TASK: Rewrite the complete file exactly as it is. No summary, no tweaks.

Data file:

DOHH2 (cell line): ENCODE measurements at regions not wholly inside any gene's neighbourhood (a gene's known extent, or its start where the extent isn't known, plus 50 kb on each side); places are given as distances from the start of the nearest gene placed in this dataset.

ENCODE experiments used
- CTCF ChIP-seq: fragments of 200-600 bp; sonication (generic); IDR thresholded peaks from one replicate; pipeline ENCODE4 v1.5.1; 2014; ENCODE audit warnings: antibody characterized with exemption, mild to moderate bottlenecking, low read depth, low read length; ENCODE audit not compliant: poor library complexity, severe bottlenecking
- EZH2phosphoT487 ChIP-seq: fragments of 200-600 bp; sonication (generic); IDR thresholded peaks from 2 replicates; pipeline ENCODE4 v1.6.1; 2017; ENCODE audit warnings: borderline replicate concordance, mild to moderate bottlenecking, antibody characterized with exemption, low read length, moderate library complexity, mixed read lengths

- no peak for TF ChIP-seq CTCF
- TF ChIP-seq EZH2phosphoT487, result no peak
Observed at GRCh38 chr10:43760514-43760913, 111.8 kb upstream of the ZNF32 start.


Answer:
DOHH2 (cell line): ENCODE measurements at regions not wholly inside any gene's neighbourhood (a gene's known extent, or its start where the extent isn't known, plus 50 kb on each side); places are given as distances from the start of the nearest gene placed in this dataset.

ENCODE experiments used
- CTCF ChIP-seq: fragments of 200-600 bp; sonication (generic); IDR thresholded peaks from one replicate; pipeline ENCODE4 v1.5.1; 2014; ENCODE audit warnings: antibody characterized with exemption, mild to moderate bottlenecking, low read depth, low read length; ENCODE audit not compliant: poor library complexity, severe bottlenecking
- EZH2phosphoT487 ChIP-seq: fragments of 200-600 bp; sonication (generic); IDR thresholded peaks from 2 replicates; pipeline ENCODE4 v1.6.1; 2017; ENCODE audit warnings: borderline replicate concordance, mild to moderate bottlenecking, antibody characterized with exemption, low read length, moderate library complexity, mixed read lengths

- no peak for TF ChIP-seq CTCF
- TF ChIP-seq EZH2phosphoT487, result no peak
Observed at GRCh38 chr10:43760514-43760913, 111.8 kb upstream of the ZNF32 start.